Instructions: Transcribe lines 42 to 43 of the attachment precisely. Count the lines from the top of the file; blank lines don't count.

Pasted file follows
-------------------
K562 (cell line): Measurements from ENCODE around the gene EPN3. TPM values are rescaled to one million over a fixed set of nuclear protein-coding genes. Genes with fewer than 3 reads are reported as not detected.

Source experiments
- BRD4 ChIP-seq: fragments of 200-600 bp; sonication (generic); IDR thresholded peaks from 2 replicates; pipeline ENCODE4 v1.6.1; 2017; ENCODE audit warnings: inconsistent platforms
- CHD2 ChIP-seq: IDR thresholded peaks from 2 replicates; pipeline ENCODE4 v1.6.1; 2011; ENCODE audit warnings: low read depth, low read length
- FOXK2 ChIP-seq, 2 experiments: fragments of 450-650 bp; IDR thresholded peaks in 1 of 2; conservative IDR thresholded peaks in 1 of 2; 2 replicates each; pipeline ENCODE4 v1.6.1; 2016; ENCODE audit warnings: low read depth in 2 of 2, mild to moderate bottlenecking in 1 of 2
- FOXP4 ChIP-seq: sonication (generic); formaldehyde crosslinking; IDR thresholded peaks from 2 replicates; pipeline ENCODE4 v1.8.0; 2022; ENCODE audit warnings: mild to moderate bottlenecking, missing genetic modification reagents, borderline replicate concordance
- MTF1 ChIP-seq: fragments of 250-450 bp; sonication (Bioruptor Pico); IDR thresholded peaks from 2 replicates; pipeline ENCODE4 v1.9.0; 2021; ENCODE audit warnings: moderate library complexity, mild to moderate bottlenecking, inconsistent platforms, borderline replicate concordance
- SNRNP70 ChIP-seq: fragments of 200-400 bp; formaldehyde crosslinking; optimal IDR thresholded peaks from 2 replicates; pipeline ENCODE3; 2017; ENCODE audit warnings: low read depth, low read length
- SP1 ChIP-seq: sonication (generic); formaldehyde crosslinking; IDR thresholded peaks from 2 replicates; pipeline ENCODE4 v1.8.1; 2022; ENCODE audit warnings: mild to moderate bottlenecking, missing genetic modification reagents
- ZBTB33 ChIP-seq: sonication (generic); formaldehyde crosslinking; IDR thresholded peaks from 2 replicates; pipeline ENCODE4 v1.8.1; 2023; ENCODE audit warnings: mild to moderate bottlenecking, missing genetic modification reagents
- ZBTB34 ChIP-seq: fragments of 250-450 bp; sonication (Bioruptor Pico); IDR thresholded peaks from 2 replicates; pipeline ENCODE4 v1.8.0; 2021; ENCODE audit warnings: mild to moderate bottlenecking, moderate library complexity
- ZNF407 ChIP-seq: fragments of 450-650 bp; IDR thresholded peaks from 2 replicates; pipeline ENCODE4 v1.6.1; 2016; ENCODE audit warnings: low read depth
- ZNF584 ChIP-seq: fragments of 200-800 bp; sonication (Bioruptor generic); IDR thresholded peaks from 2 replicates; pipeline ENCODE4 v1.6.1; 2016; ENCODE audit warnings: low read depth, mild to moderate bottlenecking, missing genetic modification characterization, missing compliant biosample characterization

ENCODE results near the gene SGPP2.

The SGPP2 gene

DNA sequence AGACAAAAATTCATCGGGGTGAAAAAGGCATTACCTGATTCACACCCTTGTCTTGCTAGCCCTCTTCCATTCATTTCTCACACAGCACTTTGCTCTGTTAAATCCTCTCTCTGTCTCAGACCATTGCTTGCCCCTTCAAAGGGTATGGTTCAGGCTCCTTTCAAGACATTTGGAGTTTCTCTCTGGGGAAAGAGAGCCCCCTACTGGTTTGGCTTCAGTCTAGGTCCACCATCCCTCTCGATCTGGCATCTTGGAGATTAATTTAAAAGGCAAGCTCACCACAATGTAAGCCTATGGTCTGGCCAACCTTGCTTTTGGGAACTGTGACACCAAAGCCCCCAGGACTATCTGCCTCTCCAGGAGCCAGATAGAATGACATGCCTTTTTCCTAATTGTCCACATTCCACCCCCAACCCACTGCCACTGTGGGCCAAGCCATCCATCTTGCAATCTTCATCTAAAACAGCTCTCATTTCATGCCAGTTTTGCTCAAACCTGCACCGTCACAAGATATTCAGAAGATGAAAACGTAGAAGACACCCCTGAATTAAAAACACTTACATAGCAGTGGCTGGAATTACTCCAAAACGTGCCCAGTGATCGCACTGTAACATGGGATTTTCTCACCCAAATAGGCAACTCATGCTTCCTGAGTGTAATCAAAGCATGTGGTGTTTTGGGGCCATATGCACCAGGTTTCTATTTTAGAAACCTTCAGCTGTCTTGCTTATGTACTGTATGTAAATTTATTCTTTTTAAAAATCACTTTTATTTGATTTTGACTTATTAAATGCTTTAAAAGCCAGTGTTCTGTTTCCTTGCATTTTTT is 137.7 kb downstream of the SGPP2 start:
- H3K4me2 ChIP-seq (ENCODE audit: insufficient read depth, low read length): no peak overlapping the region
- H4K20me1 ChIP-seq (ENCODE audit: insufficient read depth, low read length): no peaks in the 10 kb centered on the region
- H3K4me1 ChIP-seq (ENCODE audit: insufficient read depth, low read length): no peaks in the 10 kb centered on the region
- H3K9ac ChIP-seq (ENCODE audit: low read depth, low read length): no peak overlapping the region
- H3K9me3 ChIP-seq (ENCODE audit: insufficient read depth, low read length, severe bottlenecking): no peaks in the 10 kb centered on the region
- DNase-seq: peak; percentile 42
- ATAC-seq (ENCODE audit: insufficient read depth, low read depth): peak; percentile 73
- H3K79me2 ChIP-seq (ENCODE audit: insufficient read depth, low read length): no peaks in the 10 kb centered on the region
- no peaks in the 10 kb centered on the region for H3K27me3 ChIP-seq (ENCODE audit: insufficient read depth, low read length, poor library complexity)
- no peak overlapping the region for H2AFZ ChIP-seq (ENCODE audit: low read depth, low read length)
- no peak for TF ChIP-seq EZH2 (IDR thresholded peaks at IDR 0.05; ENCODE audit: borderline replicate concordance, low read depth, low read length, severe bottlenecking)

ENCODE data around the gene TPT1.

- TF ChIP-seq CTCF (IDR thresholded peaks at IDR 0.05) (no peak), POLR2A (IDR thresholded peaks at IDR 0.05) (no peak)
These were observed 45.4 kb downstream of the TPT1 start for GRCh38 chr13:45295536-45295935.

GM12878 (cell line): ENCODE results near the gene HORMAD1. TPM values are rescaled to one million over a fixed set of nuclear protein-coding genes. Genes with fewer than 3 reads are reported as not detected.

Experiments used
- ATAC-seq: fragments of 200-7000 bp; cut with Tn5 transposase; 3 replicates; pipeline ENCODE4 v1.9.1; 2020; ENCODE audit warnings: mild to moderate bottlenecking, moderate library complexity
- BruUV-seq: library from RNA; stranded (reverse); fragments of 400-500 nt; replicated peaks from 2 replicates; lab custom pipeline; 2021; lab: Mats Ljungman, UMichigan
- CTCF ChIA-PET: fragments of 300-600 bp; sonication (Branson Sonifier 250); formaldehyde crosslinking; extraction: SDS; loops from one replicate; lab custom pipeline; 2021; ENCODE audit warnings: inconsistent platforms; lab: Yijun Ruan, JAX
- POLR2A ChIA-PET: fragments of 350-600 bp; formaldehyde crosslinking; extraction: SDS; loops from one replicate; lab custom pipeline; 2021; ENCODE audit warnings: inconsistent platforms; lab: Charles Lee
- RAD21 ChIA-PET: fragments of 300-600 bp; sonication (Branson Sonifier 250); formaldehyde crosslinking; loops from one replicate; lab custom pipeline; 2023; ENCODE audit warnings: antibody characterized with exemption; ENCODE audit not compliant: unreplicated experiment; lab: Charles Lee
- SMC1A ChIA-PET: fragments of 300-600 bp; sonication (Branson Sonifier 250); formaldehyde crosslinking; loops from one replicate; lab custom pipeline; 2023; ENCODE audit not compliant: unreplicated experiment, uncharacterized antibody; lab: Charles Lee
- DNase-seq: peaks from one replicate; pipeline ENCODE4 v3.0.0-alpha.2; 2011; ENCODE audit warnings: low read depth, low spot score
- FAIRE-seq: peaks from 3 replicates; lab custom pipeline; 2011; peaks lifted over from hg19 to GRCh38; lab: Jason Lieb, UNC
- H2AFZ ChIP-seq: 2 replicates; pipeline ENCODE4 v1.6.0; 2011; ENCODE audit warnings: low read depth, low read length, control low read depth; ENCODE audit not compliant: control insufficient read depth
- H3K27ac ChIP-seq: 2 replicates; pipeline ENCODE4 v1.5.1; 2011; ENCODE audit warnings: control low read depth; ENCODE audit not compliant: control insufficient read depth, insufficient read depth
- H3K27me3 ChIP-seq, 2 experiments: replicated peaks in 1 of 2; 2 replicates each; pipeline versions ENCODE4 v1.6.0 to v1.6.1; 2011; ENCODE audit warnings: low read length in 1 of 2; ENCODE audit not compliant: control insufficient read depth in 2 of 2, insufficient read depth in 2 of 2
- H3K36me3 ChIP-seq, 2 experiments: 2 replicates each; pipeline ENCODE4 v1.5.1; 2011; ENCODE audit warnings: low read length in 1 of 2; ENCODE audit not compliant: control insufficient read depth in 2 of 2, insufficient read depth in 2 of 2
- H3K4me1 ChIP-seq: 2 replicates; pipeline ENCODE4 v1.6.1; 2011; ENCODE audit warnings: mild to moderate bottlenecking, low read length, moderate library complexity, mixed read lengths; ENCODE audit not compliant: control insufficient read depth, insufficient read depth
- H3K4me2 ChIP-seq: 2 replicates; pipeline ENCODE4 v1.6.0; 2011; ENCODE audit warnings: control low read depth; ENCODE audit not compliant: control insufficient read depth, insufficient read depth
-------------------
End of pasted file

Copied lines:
- H3K27ac ChIP-seq: 2 replicates; pipeline ENCODE4 v1.5.1; 2011; ENCODE audit warnings: control low read depth; ENCODE audit not compliant: control insufficient read depth, insufficient read depth
- H3K27me3 ChIP-seq, 2 experiments: replicated peaks in 1 of 2; 2 replicates each; pipeline versions ENCODE4 v1.6.0 to v1.6.1; 2011; ENCODE audit warnings: low read length in 1 of 2; ENCODE audit not compliant: control insufficient read depth in 2 of 2, insufficient read depth in 2 of 2